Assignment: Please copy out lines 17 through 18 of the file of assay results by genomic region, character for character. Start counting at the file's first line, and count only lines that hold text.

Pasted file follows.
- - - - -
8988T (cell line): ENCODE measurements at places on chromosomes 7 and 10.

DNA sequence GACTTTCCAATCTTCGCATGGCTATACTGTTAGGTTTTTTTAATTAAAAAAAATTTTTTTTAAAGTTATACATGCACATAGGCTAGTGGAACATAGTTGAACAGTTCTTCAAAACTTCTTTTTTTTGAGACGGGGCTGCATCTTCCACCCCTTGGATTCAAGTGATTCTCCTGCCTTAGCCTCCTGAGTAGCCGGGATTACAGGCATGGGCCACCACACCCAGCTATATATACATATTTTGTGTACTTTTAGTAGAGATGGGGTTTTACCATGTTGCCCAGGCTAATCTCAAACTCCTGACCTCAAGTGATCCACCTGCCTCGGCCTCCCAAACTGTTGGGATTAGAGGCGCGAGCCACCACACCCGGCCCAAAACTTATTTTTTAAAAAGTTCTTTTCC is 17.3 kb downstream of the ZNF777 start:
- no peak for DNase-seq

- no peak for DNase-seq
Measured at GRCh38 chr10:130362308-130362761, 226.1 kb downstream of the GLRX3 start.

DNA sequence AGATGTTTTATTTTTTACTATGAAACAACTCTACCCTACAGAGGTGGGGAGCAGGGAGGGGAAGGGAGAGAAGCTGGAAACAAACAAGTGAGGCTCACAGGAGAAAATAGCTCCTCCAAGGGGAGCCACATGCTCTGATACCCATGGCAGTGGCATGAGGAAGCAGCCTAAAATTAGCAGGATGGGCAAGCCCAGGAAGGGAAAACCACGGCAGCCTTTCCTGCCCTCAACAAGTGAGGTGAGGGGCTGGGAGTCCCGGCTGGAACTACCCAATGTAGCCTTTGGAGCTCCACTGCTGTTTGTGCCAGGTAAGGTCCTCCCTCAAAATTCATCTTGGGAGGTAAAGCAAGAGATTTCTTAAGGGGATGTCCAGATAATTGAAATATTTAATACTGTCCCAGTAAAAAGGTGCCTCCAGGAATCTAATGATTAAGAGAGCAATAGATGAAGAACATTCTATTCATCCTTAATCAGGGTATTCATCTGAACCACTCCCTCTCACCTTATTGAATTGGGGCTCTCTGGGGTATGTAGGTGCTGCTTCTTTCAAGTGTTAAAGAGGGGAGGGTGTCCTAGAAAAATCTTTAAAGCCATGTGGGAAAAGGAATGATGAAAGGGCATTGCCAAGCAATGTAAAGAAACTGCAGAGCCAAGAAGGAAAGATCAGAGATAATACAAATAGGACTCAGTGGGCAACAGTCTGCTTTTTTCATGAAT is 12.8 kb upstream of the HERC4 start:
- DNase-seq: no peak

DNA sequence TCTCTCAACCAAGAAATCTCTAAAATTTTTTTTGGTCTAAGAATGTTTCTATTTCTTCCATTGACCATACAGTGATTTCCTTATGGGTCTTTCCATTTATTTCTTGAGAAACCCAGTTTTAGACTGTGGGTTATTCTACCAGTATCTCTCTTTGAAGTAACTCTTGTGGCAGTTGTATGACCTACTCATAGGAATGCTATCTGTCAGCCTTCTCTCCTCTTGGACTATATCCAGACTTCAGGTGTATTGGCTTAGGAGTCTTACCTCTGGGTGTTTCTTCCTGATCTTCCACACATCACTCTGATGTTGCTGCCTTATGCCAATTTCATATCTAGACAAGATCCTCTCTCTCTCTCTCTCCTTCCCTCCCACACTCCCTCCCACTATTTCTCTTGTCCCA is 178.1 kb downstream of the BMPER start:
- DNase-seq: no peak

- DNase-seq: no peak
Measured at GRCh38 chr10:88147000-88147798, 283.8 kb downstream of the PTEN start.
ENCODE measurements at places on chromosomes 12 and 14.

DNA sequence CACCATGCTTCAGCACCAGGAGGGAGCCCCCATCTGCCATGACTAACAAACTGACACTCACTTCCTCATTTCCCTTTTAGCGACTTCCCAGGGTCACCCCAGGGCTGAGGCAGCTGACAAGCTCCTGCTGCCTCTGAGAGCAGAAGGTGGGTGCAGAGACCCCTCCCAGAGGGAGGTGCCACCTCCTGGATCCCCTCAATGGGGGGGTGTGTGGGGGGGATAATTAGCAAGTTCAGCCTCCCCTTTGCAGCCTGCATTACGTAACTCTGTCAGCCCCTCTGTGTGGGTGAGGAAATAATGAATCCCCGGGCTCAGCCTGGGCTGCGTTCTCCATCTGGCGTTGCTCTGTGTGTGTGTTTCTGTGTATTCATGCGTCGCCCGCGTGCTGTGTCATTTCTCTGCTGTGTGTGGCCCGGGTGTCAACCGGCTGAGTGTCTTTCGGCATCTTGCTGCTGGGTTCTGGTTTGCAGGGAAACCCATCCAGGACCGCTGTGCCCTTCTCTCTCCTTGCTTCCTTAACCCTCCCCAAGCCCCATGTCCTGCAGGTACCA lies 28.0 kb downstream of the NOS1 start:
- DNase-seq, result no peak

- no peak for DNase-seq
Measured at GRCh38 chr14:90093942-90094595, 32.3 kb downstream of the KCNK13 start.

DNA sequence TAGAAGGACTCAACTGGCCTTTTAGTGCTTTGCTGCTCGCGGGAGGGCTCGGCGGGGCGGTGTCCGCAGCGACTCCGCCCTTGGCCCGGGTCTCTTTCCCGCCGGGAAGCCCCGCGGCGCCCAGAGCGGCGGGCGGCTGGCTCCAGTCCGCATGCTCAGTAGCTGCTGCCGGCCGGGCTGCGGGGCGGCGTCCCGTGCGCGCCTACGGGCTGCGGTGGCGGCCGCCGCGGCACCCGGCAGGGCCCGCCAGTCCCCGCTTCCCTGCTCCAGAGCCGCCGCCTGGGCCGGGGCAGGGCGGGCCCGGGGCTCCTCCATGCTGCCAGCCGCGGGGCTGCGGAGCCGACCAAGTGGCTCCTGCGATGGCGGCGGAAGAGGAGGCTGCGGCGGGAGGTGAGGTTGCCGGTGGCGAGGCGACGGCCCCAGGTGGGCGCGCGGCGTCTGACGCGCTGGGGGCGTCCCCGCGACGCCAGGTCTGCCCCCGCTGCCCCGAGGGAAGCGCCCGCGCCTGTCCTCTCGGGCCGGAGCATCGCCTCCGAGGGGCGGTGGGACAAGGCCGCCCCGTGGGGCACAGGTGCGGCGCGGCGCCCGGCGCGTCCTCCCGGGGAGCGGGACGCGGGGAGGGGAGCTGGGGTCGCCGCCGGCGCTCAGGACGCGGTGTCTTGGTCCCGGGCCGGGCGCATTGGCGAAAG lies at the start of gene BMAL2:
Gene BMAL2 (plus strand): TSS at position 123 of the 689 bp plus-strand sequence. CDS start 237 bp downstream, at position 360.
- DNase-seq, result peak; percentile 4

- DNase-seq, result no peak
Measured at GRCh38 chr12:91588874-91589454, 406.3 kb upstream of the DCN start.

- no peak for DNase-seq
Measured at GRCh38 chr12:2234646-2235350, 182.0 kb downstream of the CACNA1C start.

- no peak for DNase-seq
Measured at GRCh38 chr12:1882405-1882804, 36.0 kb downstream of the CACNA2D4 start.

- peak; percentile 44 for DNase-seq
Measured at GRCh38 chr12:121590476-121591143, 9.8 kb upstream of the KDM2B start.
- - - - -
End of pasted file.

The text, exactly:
DNA sequence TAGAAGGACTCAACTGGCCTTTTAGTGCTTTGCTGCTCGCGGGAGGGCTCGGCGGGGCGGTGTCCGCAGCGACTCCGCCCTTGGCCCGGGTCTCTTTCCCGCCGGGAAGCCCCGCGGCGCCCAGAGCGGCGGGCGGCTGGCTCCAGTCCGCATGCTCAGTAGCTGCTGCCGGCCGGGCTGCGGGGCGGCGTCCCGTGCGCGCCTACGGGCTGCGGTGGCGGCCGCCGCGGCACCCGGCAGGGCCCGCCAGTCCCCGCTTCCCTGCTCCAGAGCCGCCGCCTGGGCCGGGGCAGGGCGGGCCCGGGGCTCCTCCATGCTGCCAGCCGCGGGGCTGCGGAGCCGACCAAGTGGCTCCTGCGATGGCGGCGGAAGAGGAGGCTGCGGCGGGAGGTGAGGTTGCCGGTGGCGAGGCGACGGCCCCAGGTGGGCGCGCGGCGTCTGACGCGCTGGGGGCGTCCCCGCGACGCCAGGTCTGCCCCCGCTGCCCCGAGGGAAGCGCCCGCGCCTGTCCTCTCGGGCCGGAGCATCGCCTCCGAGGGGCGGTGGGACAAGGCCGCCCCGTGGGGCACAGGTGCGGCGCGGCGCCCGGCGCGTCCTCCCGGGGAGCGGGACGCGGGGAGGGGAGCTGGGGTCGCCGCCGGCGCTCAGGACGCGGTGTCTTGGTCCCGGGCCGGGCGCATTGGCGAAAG lies at the start of gene BMAL2:
Gene BMAL2 (plus strand): TSS at position 123 of the 689 bp plus-strand sequence. CDS start 237 bp downstream, at position 360.